“Our parents died. We had no choice but to move to somewhere small,” Neil explained.
“I’m sorry. Were those the same people you lost…over seas?” I asked, but instantly regretted it because that really wasn’t any of my business.
Neil nodded solemnly, but then brightened up. He reminded me of a bouncy ball with his highs and lows. Whenever he was low, he bounced right back up. I wish I had that skill. Maybe then I wouldn’t have to be involved in David’s business and maybe I would be care free.
“This house is so big! Do you have some more people coming or is it just you and Adam?” I asked as I did a three-sixty in the living room that we had just entered.
“No, no, no. We have more people coming; our siblings in fact. Also, Adam’s girlfriend is coming,” Neil explained, chuckling.
“Fianc/em>,” Adam growled from the staircase. My head whirled towards his voice. He was standing in the middle of the staircase that ascended up into regions unknown. The golden carpet seemed to flow down the steps, just like the golden curtains that hung in the huge windows.
“Oh, yeah. His ‘Fianc.” Neil said mockingly. Adam threw Neil a glare and descended the steps rapidly and was out the door before anything else was said. Neil shrugged and walked towards a set of open lawn chairs in the middle of the nearly empty living room. I followed, aware of the change from marble tiles to plush golden carpet beneath my feet. I sat beside him and looked around some more. I spotted a lone painting to the right. It was a portrait of a very beautiful woman. Her hair was silvery blonde, just like Neil’s. It flowed down over her shoulders and cascaded around her seat. Her dress was old and some foreign fashion that I had never seen before. Her face was pretty, her cheekbones high and her smile, small, but still so meaningful.
I let my gaze matched hers and was startled to see that her eyes were violet! Now that’s weird.
“So, what are their names?” I asked.
“What? Who?” Neil asked.
“Your siblings,” I answered, turning back to him.
“Oh, yeah. Well, I have three other brothers: Kiev, Tobias, and Jade. And then we have two sisters; Chamryn and Alyson. And Adam’s fiancis Sabra.” Neil finished. I nodded.
“Nine of you, in a huge house. Well, at least you have plenty of space!” I said, laughing. He laughed with me before I stopped to pull out my cell phone to check the time. It was 3:50.
“Oh no, I’m sorry, Neil. I gotta get going. I have to be home by four, um, I guess I should go.” I stood up and Neil followed suit.
“I’ll walk you out,” Neil suggested. He stuck his hands into his pockets of the pair of black jeans that he wore. The usually awkward looking converse looked fine on him. His were obviously brand new. Mine were too, but I had been walking a lot of places.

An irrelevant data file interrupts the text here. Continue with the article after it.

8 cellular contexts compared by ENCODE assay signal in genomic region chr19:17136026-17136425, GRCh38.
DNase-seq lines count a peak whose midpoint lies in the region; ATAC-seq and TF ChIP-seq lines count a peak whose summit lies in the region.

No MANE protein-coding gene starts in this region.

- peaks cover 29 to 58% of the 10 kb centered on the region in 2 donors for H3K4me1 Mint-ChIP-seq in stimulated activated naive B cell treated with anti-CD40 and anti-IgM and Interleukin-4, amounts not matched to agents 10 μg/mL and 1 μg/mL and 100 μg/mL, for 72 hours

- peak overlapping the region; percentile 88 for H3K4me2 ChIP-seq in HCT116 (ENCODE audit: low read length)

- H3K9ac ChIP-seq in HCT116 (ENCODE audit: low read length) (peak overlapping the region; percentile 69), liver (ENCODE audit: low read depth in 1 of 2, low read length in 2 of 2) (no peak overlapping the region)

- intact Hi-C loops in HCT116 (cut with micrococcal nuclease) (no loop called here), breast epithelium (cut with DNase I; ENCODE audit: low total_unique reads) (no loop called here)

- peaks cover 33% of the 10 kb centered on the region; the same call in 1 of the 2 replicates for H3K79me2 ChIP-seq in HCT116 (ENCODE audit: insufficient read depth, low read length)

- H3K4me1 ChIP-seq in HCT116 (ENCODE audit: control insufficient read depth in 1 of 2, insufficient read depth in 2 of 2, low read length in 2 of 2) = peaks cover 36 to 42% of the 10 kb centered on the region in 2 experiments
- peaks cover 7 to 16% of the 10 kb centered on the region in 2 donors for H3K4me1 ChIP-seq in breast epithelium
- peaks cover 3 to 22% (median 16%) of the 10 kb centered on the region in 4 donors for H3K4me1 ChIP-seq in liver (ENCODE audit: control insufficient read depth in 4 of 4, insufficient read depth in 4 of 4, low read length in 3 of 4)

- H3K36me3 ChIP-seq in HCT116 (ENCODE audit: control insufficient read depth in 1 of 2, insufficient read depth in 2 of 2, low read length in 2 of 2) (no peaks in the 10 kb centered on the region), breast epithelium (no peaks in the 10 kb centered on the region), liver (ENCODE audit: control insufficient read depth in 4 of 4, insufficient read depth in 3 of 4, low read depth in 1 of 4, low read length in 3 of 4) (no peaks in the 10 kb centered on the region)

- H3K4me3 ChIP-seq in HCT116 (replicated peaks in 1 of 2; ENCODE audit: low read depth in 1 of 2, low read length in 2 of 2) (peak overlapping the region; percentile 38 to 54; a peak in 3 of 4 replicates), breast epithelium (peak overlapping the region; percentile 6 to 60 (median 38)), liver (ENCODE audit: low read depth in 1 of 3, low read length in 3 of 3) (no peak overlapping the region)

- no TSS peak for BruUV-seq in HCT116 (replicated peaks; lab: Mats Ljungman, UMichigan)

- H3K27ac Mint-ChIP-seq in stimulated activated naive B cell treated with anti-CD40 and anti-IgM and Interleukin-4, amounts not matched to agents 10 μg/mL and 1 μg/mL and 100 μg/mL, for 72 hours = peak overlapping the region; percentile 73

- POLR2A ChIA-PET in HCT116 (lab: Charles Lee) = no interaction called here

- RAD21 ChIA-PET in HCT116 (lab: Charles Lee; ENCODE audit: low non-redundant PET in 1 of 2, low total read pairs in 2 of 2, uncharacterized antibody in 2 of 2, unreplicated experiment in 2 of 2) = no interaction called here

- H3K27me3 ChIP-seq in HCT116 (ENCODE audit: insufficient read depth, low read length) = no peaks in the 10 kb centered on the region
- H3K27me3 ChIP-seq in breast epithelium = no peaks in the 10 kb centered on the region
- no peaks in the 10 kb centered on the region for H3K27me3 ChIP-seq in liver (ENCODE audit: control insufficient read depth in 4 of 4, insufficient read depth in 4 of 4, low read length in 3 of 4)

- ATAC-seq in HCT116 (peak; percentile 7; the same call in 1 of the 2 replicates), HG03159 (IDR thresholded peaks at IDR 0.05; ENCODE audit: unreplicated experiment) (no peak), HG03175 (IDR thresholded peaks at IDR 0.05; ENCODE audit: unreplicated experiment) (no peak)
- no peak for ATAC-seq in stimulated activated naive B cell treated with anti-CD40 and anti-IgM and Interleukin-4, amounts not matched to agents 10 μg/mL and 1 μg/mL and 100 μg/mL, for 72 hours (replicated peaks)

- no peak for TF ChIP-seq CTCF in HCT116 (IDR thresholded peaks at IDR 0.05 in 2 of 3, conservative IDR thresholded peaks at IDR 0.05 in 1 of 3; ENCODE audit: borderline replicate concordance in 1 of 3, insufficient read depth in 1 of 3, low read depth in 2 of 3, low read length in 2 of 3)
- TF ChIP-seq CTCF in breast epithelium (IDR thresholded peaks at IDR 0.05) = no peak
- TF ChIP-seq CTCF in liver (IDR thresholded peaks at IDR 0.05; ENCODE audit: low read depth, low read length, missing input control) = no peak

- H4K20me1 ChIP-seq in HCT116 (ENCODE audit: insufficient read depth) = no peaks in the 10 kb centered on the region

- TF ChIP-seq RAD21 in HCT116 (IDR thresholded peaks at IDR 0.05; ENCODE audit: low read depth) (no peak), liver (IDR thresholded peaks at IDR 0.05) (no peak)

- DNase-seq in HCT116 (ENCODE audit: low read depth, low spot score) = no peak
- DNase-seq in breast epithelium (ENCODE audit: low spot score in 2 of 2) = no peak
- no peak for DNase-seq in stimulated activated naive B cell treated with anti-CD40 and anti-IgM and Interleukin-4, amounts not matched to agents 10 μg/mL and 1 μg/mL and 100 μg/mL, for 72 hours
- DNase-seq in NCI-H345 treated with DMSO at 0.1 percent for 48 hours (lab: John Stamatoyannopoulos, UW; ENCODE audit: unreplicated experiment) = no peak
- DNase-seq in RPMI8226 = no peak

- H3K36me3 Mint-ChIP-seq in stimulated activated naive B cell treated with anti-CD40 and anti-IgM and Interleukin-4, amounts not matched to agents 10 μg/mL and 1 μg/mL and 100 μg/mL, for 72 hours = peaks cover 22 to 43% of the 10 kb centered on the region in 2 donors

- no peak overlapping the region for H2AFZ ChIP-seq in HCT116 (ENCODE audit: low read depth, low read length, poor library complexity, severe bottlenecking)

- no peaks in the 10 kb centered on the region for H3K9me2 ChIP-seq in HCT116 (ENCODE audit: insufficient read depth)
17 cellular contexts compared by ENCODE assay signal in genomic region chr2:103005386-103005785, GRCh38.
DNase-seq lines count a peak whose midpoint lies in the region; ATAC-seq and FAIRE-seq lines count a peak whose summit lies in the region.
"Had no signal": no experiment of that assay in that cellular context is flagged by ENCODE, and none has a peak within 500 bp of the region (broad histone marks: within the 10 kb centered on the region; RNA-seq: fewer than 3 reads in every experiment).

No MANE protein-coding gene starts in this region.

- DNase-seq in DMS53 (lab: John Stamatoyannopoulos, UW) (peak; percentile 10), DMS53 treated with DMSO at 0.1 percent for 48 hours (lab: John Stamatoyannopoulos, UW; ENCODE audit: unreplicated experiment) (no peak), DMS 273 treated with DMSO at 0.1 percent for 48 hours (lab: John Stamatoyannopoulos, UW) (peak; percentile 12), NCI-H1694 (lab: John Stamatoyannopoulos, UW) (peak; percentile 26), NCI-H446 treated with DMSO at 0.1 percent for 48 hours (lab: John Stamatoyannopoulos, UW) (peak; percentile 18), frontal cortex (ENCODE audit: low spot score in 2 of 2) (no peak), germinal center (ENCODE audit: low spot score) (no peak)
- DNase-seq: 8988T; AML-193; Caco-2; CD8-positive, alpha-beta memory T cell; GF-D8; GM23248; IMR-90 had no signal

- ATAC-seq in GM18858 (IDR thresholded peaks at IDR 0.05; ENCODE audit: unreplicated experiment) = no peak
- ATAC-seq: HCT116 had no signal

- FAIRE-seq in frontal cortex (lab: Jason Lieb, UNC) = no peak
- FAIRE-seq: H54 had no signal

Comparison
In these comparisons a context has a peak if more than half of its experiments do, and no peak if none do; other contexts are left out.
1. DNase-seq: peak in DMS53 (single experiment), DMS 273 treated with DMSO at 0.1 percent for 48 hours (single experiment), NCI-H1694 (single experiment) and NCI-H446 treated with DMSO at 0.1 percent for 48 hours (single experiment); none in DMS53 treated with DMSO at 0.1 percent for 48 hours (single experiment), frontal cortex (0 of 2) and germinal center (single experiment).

“So, how old are you?” Neil asked me as we walked slowly towards the door.
“16 and you”
“I just turned 17 in April. Are you going to be able to get home on time tonight? I can give you a ride if you want,” Neil said.
“Oh, no. Thank you though, but I shouldn’t. All I need is to arrive in a stranger’s car. My parents are pretty tough on those things. Thanks again though,” I said hurriedly as I went down the steps and looked over my shoulder.
Neil hurried down just as fast but with a lot more grace. “So, do you go to school?”
“Yeah, I’m a sophomore. What about you?” I asked in return as we had now softened our strides and we were just turning the corner of the driveway.
“Well, at least three of us do. Chamryn, Jade and I are going next year when the new school season comes around. It’s too late to register and well, we’re a lot smarter than they would think. And we don’t want to show off before school is over. It’s best to get them…when they are fresh and prepared. It wouldn’t be fair to them if we came in, aced everything and then left for summer vacation. Plus, we don’t need people sniffing around in our business. Not yet. You know how it is in small towns,” Neil finished.
“Yeah, I know all too well. There’s a lot of drama at the high school. My dad, he’s moving me to the Academy that’s like two blocks from my house. It’s an alternative school where nothing and everything impress them. Which is redundant, I know, but I think it might be better than what I have going for me now,” I said, almost wistful, but I didn’t want to think about the losses now.
“Well, maybe we’ll come to keep you company over there. It sounds like a rather nice place with little or no questions. How long is the summer break here?”
“Um, until mid-August. I’m not sure when the academy starts back up…I’ll find out about a week into August.” We had gotten to the back of the van. I reached down to pick up my backpack, but before I could move, Neil already had it in his hands and was holding it to me.
“Thanks…” I muttered, feeling rather strange. As I put it on, I felt Neil look me over. It felt even weirder, but Neil wasn’t an average guy. Neither was his brother.
“So, do you think you can back tomorrow? I’m sure we can sit down and have a more formal situation. Maybe lunch time?” Neil asked me, eyes open wide and hoping.
“Um, it’s Saturday, and I don’t really have that much going on. So yeah, I’ll ask my parents. They are pretty strict and I’m not allowed out much, so I’m not going to make any promises. I gotta go, and I guess I’ll see you tomorrow?” I began to walk away, “It was nice to meet you Neil!”
“Nice to meet you too Kate!” Neil called out. I walked on, thinking about what had happened. Wow, two great new people in one big house. Well, I wasn’t so sure about Adam. He didn’t seem to take to me very nicely. The rain started back up as the trees began to thin out. I looked back, hoping to see Neil still there. But when I scanned the yard, he was gone.